China Says It Unearthed a Military Spy Ring Involving 40 People

China sentenced a man to 10 years in prison for providing military secrets to overseas spy organizations as part of an espionage ring that involved 40 people in China, state media said.

A man surnamed Li became a tool for providing secret information to intelligence agencies under the guidance of a foreign spy given the name “Feige,” or Flying Brother in Chinese, the China News Service reported yesterday, citing the Guangdong provincial department of state security.

The sentencing comes two weeks after President Xi Jinping and the Central Military Commission he heads issued a document calling for better protection of military secrets. The state media report did not identify the countries involved in Li’s case or the nationality of the spy.

For “a long time” Li provided internal military publications, observation of military bases at specific times, as well as photos of equipment, China News Service said. This was a “serious threat” to national security, the report said.

Since 2007, Feige used an online bookstore as well as websites for military enthusiasts to recruit 12 people in Guangdong province and a total of 40 people across China in more than 20 different places, it said. National security is “like air and water” and is closely linked to every person, the report quoted an unnamed official from the Guangdong state secrets office as saying.

Recruited Online

Li was recruited in 2011, according to a separate report on the People’s Daily website. In May of that year, an unknown person on the QQ messaging network requested to add him as a friend. The person, using the online name “Woman Net Friend,” gradually became close to Li, it said, being a lively poster on topics from work to life. A month later, the person suddenly told Li that she was actually a man, called “Feige.”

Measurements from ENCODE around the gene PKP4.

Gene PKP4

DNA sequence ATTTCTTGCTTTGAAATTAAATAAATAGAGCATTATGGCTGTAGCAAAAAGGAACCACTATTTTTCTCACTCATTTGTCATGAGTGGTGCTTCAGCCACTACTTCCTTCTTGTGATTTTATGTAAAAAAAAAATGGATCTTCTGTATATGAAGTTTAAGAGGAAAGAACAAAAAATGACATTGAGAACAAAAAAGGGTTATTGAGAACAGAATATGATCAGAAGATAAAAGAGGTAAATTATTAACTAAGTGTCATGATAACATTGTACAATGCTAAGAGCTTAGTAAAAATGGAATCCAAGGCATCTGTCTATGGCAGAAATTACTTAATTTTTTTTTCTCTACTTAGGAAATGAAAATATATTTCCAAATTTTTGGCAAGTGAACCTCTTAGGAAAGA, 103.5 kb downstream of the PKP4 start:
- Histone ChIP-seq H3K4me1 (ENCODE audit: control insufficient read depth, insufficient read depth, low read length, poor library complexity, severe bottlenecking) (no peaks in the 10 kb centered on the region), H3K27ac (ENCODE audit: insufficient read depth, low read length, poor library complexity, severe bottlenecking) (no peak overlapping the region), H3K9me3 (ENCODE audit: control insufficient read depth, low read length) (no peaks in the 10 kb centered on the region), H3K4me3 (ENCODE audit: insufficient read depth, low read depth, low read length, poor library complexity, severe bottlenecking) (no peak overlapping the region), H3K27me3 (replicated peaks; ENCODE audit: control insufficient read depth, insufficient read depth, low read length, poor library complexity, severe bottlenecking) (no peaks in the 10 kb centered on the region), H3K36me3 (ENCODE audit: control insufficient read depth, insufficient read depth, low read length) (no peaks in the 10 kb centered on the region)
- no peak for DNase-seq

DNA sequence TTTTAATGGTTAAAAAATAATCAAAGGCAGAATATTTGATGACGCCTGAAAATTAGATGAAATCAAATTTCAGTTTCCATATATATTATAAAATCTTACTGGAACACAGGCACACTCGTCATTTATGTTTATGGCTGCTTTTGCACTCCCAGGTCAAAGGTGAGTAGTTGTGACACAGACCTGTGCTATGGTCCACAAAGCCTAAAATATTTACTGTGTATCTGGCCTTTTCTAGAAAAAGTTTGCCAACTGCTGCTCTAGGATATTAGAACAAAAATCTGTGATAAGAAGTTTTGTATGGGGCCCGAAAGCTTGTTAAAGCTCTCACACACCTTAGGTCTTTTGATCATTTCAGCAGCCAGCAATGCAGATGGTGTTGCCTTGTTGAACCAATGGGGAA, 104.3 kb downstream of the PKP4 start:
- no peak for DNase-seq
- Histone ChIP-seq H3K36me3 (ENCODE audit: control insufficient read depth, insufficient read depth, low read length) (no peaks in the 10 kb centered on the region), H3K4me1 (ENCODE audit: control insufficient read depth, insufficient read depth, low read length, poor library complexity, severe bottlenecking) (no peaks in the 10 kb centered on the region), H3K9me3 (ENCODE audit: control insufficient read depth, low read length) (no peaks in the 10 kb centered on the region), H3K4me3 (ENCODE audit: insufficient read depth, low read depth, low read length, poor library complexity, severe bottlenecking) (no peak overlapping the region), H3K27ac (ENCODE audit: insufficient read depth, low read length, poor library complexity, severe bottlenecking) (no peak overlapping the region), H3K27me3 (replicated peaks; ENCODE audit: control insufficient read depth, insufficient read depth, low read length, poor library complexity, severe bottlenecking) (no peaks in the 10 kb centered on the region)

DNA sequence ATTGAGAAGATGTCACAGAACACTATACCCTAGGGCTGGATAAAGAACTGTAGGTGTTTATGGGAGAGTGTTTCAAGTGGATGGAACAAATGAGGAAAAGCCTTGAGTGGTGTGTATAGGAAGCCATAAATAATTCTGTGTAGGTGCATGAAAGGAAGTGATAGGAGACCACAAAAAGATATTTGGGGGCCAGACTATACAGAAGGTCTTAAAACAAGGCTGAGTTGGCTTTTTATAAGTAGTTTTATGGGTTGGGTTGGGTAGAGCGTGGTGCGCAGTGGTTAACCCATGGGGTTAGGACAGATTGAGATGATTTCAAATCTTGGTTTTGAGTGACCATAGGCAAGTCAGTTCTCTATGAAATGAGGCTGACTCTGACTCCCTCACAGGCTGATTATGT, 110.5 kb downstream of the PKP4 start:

After being lured with offers of money, Li secretly went to the National Library to order a large number of military books and periodicals only available to domestic professionals, it said.

“From there, he embarked on the road of leaking state secrets,” the report said.

China’s Central Military Commission said last month that the work of protecting military secrets was “complex and grim,” according to a report in the PLA Daily on April 22. The military should address new problems from the wide use of computer networks to mobile Internet technology, it said. The document was approved by President Xi, it said.

— With assistance by Henry Sanderson

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